I spent close to 10 years working in the restaurant industry.

Here’s a little secret (which you probably already know):

More often than not, families who bring their children to dine are looked down upon by management and staff as yet another mess to clean up, another kid with allergies, another ruined dining experience for their best customers, and another huge pain in the butt!

And so Chuck E. Cheese was invented. You’re welcome there, but not elsewhere, is the not-so-subtle message from higher-end restaurants.

That’s why I was so surprised when I took my family went to a hot Toronto restaurant which has received incredible reviews (Piano Piano). I was getting myself ready to deal with the quiet displeasure of the staff, management, and other diners…

But when I got there, I saw that it had done something incredible. It had found a way to be both a place for parents and children who enjoy a great experience and great food, without sacrificing an ounce of atmosphere or experience for the other diners.

When you first walk into Piano Piano, it’s everything you’d expect from a trendy Toronto restaurant-meticulously laid out tables, servers working with incredible grace, and a quiet hum of conversation.

There’s nothing new about that. What was very new to me, was downstairs they had created a restaurant within the restaurant called Piccolo Piano, and it’s specifically designed to create a warm and welcoming family atmosphere where kids can have an absolute blast.

For the kids, Piccolo offers a special menu created in collaboration with a children’s nutritionist and offers kids a playroom with chalkboard, dress up station, piano, and vintage arcade games. They’re also entirely allergy friendly.

Meanwhile, parents are free to enjoy classic cocktails and order from the menu of the higher-end Piano Piano restaurant upstairs.

So how does this apply to you and your business?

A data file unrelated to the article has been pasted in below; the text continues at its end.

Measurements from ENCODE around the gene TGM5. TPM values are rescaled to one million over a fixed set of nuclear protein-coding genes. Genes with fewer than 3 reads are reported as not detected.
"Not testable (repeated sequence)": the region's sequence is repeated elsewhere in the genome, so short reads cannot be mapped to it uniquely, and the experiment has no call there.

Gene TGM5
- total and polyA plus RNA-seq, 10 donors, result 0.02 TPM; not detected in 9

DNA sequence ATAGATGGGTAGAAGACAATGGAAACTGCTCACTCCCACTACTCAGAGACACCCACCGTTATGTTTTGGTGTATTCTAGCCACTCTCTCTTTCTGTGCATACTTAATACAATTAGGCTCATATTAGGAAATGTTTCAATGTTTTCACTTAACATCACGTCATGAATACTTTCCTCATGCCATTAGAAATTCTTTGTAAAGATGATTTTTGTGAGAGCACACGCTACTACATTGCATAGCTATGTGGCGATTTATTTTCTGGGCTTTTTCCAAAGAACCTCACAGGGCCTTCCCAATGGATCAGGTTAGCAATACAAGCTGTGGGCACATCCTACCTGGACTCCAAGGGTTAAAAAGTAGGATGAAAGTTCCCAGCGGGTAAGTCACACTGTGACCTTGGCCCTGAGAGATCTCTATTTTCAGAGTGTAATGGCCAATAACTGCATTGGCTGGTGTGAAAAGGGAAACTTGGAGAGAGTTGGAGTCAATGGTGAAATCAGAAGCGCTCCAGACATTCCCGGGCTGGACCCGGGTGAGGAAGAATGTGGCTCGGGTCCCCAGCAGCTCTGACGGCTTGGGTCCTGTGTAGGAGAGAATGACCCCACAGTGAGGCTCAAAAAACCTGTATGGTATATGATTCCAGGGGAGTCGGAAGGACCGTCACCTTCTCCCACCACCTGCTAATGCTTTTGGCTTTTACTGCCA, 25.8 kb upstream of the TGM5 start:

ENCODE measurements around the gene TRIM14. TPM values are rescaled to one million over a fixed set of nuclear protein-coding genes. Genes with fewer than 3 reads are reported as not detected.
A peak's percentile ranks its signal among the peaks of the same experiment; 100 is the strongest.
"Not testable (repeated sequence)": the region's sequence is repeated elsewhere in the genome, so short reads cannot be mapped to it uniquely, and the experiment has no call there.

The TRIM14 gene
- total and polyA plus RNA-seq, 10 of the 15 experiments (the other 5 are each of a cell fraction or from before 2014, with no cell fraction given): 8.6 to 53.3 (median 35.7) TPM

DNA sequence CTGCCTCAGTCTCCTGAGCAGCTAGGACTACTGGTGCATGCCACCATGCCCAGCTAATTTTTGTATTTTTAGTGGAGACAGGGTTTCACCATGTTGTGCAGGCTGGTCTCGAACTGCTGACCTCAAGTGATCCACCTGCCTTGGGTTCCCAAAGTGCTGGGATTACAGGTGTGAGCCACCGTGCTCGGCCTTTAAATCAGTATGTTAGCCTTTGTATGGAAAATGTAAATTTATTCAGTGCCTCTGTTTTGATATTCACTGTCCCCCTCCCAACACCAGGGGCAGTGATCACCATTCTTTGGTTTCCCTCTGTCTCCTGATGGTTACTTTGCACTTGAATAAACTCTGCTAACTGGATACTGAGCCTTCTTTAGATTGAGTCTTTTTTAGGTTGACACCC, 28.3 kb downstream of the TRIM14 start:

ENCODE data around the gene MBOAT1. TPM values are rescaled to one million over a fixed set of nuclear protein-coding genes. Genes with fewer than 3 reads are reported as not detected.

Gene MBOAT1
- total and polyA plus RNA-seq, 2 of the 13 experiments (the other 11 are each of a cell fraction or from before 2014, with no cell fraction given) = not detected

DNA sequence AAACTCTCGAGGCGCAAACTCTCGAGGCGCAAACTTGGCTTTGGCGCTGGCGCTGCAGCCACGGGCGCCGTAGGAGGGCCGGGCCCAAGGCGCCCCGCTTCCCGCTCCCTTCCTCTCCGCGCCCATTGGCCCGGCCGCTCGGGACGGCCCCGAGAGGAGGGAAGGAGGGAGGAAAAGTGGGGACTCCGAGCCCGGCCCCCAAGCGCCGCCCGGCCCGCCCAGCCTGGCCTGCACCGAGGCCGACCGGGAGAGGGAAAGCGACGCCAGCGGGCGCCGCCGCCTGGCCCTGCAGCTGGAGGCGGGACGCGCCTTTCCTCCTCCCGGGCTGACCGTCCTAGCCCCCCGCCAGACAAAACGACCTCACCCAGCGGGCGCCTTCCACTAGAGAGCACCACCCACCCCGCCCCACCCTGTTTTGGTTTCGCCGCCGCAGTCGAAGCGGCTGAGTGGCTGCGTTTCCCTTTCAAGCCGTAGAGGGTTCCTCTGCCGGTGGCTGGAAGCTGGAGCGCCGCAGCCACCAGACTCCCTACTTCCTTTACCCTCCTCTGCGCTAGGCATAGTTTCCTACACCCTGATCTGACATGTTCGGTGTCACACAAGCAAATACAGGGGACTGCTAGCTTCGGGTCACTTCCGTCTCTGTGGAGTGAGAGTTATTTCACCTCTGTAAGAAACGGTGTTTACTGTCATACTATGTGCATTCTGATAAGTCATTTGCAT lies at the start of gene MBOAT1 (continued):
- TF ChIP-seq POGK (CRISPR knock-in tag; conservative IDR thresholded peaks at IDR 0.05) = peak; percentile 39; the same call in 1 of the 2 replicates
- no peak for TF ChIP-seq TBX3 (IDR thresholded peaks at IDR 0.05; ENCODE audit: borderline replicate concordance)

Quite simply, this has everything to do with the power of segmentation and the philosophy of Evergreen.

Most businesses create a take it or leave it experience. This is how we do things. This is how we offer it. Take it or leave it.

But the owners of Piccolo understood that if they looked at kids in restaurants as an “either/or” choice, they’d be alienating a large portion of their potential market. After all, there are a lot of parents out there who have great taste and want to enjoy a fantastic night out without feeling like everyone in the place is staring at them. When I’m going out with my family, I’m definitely in this segment.

Meanwhile, another segment of their market seeks to enjoy that same quality food, but experience it without children running around or parents passing off the iPhone and Netflix to keep the little bugger in his seat. I’m not going to lie–when I’m traveling on business, I’m often in this segment.

But there’s a substantial segment of every audience willing to give up a portion of the expected experience, to have a better “whole experience.”

Here’s a real world example:

“Our clients need to be able to get a response from us within one hour at any time of day!” is something I’ve heard from some of my manufacturing clients, and they’re right. Their current clients need that.

But it’s possible that there’s a segment of the market out there who wants their brand name, their quality product, and who doesn’t care about one hour service. Ignoring this second group can be very costly.

That’s the problem with choosing between this OR that. Jim Collins called it The Tyranny of “Or.” What Piano Piano shows us so elegantly is that there is a whole world of room for “AND.”

“We can do this AND that.”

The key insight here is that you can create offerings that ensure an incredible experience for your customers without requiring any group to compromise. That’s the genius of Piccolo Piano.

Here’s my challenge for you this week:

Think about your business, and the implicit assumptions you’re making about who your ideal client is.Try to identify where you’re creating artificial barriers for your customers and prospects, and succumbing to the Tyranny of Or.

In almost every business, there are ways to unbundle or repackage the product & service offerings so that they appeal to broader markets, without sacrificing what’s important to any market.

What are different ways you can bundle your value so that it can be enjoyed and experienced by various groups in your market?